Those arrested and their dozens of supporters shared a common goal: “eliminating the existing state order in Germany … using violence and military means,” German Attorney General Peter Frank said. Their ideological views range from the rejection of democracy to elements of monarchism, right-wing extremism, historical revisionism, anti-Semitism and Holocaust denial, and esotericism—a belief that occult, metaphysical, and other similar teachings and practices can lead to self-knowledge and self-realization.

In practical terms, their alleged plan included attacking politicians, storming the Bundestag (Germany’s parliament), overthrowing the federal government, dissolving the judiciary, and seizing the military. It is a scenario that seems, at best, bizarre, considering the stability of these democratic structures that have anchored Germany over the past 75 years. Yet the ridicule the movement received until now allowed it to metastasize, and the German authorities have yet to find a coherent solution for this threat.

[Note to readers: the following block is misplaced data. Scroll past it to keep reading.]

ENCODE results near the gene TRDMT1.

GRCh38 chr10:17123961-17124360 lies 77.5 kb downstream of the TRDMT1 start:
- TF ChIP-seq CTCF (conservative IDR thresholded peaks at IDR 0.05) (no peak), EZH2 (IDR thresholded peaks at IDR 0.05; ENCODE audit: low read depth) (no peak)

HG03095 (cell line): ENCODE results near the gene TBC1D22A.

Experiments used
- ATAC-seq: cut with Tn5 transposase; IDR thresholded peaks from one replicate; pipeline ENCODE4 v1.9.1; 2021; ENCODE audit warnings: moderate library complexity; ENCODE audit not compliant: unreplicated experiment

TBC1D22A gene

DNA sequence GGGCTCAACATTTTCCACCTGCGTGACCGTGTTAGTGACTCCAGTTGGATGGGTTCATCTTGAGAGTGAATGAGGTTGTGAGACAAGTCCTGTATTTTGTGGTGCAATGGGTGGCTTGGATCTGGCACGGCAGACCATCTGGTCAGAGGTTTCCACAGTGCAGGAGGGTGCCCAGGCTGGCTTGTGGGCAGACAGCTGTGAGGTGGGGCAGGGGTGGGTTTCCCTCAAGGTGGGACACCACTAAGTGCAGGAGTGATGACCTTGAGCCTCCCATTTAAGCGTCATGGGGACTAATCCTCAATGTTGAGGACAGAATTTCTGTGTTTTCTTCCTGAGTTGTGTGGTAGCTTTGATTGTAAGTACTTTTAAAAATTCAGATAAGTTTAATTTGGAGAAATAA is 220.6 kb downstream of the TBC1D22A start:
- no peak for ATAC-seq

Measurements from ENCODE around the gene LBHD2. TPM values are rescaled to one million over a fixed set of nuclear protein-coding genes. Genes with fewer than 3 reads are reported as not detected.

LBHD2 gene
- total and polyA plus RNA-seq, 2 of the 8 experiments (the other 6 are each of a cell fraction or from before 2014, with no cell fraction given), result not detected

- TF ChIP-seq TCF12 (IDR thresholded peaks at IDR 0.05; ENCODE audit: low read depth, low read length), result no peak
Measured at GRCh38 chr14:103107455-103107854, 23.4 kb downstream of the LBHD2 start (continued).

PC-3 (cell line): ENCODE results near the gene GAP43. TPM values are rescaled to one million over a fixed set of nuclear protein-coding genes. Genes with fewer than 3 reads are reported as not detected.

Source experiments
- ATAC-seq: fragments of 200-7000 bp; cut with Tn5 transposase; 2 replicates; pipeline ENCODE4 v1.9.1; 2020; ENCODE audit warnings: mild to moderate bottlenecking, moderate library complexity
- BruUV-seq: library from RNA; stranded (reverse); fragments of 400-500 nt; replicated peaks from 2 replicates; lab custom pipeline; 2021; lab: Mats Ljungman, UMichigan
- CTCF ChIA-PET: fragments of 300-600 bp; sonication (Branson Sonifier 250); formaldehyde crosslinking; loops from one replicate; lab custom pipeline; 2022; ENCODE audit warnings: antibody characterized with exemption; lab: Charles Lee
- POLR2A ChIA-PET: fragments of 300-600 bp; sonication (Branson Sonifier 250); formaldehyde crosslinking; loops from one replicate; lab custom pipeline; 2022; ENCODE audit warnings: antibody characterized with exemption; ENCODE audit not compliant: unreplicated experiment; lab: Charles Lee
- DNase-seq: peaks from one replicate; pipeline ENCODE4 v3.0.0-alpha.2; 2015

Unlike the National Socialist Underground, a far-right German neo-Nazi terrorist group founded in 1998 and only uncovered in 2011—to the shock of both the German authorities and the public—the Reichsbürger movement is not a clandestine organization that the authorities were oblivious about.

Parts of the wider public have also been cognizant of their existence, not least because some Reichsbürger are willing to propagate their beliefs not only during rallies or other events but also in TV interviews.